The cabinet on Friday will discuss plans to classify strong marijuana as a hard drug which falls under the opium act, sources have told the Telegraaf.
The ruling would apply to marijuana with a THC percentage of more than 15%. THC is the active ingredient in marijuana, which gives it its distinctive high.
At the moment, people are allowed to have up to five grammes of marijuana for their personal use, without prosecution.
Earlier this year, a government commission recommended making the change. It said strong marijuana is so dangerous it should be classed alongside heroin and cocaine. The risks include addiction and psychotic reactions, the commission said.
Some 75% of the marijuana sold in the country’s cannabis cafes is grown in the Netherlands. According to the Parool, the THC content of Dutch-grown marijuana is between 15% and 18%.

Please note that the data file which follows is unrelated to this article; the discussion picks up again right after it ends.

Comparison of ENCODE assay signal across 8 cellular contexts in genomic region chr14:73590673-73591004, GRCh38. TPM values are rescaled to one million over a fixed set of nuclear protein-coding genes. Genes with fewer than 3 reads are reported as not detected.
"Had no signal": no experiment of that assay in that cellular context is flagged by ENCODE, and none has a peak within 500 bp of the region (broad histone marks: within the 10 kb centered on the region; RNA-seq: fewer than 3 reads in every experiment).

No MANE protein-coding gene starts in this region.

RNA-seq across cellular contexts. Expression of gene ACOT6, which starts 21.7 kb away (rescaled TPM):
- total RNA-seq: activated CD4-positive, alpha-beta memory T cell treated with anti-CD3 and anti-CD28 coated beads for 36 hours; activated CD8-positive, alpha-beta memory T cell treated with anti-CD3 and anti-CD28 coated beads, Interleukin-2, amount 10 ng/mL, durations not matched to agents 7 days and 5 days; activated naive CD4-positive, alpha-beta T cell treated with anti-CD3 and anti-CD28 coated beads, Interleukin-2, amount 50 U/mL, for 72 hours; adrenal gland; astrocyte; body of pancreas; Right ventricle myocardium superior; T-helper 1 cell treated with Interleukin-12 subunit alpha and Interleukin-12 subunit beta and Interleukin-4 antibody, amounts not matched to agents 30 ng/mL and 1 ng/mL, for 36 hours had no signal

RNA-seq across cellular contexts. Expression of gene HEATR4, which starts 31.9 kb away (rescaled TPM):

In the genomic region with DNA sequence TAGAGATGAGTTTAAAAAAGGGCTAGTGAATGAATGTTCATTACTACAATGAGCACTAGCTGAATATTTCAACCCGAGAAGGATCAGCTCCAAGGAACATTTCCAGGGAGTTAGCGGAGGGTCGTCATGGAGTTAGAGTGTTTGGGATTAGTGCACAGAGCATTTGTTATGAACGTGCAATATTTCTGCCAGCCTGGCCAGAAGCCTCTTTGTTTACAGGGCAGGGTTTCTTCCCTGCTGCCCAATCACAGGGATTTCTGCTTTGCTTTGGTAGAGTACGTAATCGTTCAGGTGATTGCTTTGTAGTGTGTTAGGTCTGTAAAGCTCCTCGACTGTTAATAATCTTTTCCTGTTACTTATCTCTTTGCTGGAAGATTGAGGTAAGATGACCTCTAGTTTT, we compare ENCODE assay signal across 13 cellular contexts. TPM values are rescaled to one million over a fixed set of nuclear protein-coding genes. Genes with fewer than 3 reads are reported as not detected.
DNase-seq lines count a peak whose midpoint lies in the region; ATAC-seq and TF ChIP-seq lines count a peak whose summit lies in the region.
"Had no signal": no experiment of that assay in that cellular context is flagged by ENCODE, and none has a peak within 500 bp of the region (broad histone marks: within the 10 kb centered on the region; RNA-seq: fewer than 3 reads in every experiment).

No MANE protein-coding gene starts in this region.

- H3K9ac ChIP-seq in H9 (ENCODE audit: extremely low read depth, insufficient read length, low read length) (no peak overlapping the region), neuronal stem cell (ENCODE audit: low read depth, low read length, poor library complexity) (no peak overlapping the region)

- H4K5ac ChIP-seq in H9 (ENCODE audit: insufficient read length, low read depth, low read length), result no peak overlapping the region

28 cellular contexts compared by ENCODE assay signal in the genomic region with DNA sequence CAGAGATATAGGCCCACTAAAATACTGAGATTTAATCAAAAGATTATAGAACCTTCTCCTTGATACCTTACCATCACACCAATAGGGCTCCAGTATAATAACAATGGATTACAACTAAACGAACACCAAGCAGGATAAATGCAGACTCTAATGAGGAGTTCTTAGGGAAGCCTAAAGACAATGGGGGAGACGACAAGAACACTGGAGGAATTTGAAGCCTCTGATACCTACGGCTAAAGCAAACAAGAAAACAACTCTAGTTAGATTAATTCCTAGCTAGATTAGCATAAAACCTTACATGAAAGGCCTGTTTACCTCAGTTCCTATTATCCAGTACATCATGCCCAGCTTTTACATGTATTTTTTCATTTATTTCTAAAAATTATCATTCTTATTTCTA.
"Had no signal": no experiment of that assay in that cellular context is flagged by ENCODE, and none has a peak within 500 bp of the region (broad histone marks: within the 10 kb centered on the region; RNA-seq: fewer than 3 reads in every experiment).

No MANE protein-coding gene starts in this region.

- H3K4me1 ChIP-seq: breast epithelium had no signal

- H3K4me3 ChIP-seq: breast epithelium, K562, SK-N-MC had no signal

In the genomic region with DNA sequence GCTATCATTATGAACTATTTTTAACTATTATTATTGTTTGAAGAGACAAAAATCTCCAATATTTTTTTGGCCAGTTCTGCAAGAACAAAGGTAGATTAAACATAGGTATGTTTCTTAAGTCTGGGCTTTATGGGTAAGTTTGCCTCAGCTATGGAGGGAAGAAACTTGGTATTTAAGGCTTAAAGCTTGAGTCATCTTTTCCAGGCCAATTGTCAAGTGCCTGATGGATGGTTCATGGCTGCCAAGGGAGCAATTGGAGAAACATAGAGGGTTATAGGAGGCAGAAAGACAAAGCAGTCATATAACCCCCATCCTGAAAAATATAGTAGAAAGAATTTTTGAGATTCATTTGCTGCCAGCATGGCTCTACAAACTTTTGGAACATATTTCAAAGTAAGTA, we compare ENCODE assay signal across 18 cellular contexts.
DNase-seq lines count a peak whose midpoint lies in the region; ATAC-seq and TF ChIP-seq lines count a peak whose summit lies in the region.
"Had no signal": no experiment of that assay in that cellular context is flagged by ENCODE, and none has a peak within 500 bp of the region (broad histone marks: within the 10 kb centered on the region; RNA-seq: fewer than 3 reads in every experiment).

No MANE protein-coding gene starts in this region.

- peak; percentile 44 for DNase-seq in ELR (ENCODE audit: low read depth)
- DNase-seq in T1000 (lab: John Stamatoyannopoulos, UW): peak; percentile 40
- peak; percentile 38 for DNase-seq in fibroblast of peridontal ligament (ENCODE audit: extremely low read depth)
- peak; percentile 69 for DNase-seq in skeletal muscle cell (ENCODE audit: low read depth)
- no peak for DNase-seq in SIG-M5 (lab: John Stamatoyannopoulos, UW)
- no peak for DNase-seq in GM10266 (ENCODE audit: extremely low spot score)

Last year, Leeuwarden’s mayor called for a ban on the production of ‘too-strong’ marijuana.
The government is also planning to turn the country’s cannabis cafes, or coffee shops, into member-only clubs in an effort to curb drug tourism. Only people officially living in the Netherlands would be able to join.
Criticism of the plan to make strong marijuana a class A drug has come from all quarters. Coffee shop owners say it will be unworkable.
‘They are imposing something on us which we cannot control,’ said Marc Josemans of the national coffee shop association Landelijk Overleg Coffeeshopbonden.
He supports the ban but only if regulation is done ‘via the back door’ – a reference to the fact that the commercial production of marijuana is illegal. ‘We welcome quality controls but we need to have the opportunity to control it,’ he is quoted as saying in the Volkskrant.
D66 MPs have also urged the government to regulate the production side, and set up laboratories where the strength of the drug can be tested.